Growing up in a family of bread bakers who specialize in sourdough I can tell you two things. I recognize the look, taste and smell of a perfectly made loaf, AND I have been completely intimidated by that living yeast to tackle this style of bread baking, until now. You know, I’m not getting any younger. I’ve decided on many fronts that I’d rather continue to try new things and fail instead of living in a little bubble spinning in the same circles. Sourdough is a good challenge–and I’ve made several batches now of really delicious bread!
Sourdough is made with the simplest of ingredients. Flour, water, salt and that wonderful mixture of sour sponge. (Sourdough starter–or sponge– is flour and water and many little living yeasties that are kept alive by consistent feeding. It’s like having a little puppy in the house–a puppy who lives in the cupboard. Here’s a recipe for making starter from scratch that explains the process well.) Because making a starter takes quite a bit of time, ask around to see if there’s someone you know who might be willing to share theirs. I’ve given away many small batches of starter already this year to neighbors and friends…
Note: I don’t give any firm times in this recipe for when to mold the dough and when to bake. This is not a loaf of bread for beginners because you’ll need to be familiar with the way dough looks when it’s ready at each stage. Much will depend on the temperature and moisture in your kitchen, and the liveliness of the sponge. That said, go ahead and give it a whirl–there’s nothing like learning by doing–and you can always make croutons if it doesn’t come out quite right!
Time Commitment: Between 20 and 24 hours, depending on the conditions in your kitchen. You’ll need to activate your starter before you begin, so think about that as you’re planning…
- Tools you need:
- Cookie sheets or bread peel
- Large mixing bowl
- an oven
- Wooden spoon
- Other tools I use, but that aren’t imperative: spray bottle, parchment paper, dough scrapers, baking stone,
- 3 cups all purpose flour
- 3/4 cup bread flour
- 1/2 cup sourdough starter
- 10-12 ounces of cool or lukewarm water
- 2 teaspoons salt (I like sea salt)
- rice flour or corn meal for dusting
- What to do:
Step One: Activate the starter. If your starter hasn’t been used in a few days, then it could do with a bit of refreshing before you begin. Add a little flour and water into your starter several hours before you want to mix your dough.
Step Two: Combine all dry ingredients in a bowl and mix with a wooden spoon. Add the starter, mix some more, then add the water. (I keep my starter fairly liquid, so I have to adjust my water accordingly.) Stir, then get your hands into the dough and mix.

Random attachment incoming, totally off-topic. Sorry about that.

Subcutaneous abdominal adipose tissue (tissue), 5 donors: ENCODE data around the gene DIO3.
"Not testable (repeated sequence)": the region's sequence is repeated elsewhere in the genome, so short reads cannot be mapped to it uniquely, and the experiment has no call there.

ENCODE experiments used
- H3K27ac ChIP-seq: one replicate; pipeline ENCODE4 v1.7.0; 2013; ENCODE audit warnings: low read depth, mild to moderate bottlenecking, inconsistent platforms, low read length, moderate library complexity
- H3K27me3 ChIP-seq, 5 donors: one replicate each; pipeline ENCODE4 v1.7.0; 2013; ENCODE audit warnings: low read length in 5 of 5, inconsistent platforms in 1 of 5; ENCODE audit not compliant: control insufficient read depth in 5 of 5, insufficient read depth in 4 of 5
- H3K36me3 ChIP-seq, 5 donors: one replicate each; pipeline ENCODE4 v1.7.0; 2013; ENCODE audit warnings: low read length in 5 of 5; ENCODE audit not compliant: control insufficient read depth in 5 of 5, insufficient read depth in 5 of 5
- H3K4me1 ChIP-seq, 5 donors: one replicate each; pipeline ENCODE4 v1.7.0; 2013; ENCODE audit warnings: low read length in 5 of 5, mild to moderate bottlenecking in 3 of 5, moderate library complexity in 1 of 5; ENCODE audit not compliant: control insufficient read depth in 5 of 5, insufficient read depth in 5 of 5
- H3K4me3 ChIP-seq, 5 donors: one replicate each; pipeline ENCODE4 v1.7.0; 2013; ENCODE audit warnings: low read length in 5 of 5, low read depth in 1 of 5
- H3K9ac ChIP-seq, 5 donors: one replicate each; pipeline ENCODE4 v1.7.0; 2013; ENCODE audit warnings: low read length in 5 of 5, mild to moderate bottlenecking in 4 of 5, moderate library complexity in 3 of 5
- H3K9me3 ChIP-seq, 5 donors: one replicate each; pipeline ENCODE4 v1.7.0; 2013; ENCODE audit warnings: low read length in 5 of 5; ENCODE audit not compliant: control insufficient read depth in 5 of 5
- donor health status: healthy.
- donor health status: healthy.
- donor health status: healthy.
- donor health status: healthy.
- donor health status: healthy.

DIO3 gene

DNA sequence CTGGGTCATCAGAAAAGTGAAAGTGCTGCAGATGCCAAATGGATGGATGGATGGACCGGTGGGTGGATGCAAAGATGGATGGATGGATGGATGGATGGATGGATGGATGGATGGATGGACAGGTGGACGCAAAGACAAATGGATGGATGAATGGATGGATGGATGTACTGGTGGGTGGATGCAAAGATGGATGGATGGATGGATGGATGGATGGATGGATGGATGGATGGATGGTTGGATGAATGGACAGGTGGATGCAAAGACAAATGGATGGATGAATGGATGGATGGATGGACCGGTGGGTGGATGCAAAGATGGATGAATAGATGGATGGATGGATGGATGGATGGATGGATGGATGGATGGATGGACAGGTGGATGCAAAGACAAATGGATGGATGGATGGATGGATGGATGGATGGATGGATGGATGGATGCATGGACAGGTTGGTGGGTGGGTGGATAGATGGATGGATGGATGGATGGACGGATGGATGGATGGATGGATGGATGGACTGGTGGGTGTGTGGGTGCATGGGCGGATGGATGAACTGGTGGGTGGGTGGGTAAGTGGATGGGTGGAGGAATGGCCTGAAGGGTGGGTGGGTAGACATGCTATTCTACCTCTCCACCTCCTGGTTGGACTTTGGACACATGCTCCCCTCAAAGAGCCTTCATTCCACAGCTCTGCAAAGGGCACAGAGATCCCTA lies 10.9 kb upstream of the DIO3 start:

Turn it out onto a clean surface and begin kneading. Knead for about 8-10 minutes. Pray while you knead… Sing some Sourdough Slim ballads such as You Are My Sunshine while you knead, maybe even do a little yodeling :).
Step Three: In a large, clean mixing bowl, either dust the bottom of your bowl with flour, or oil it. Place your dough in the bowl and cover it with a moist, clean cloth. Allow to rise until double in bulk. I typically mix my sourdough in the early evening or late afternoon. The first rise will take around 12-15 hours. Sleeping during this rise makes the most sense!
Step Four: Time to prepare my pans for baking. First, I take out a sheet of parchment paper and place it on a cookie sheet. I sprinkle the paper with rice flour (you can also use corn meal) in order to easily remove the bread when it’s baked. Another method I use is to dust rice flour on my husband’s favorite wooden pizza peel and allow the bread to rise there…
Mold your dough. I like to shape my sourdough into round boules. Once your loaves are molded, cover them again with a damp cloth.
Step Five: Allow the dough to again double in size. This rise takes less time than the first, usually about 5-8 hours. About 30 minutes before baking, preheat the oven to 500 degrees.
Step Six: Your loaves are ready to bake and the oven is HOT. Score the loaves with a sharp knife or razor blade. I use a small, serrated pairing knife. Place your cookie sheet onto the baking stone in the center of the oven, or peel off your bread directly onto the stone. Take a spray bottle and spray in your oven, (I like to spray below the bread, but be careful of the heating elements…) to create steam. I typically do this twice during the first 10 minutes of baking. Bake for 10 minutes.
Reduce the heat of the oven to 425 degrees. Sometimes I will remove the cookie sheet at this point and allow the bread to bake directly on the baking stone for the rest of the time. Bake another 20-24 minutes, depending on the shape of your loaves (rolls require a shorter bake) and the true heat of your oven.
Remove the bread, and cool on a rack, unbothered, for at least 30 minutes. Then, the best part.
Give one loaf to a neighbor and eat the other:)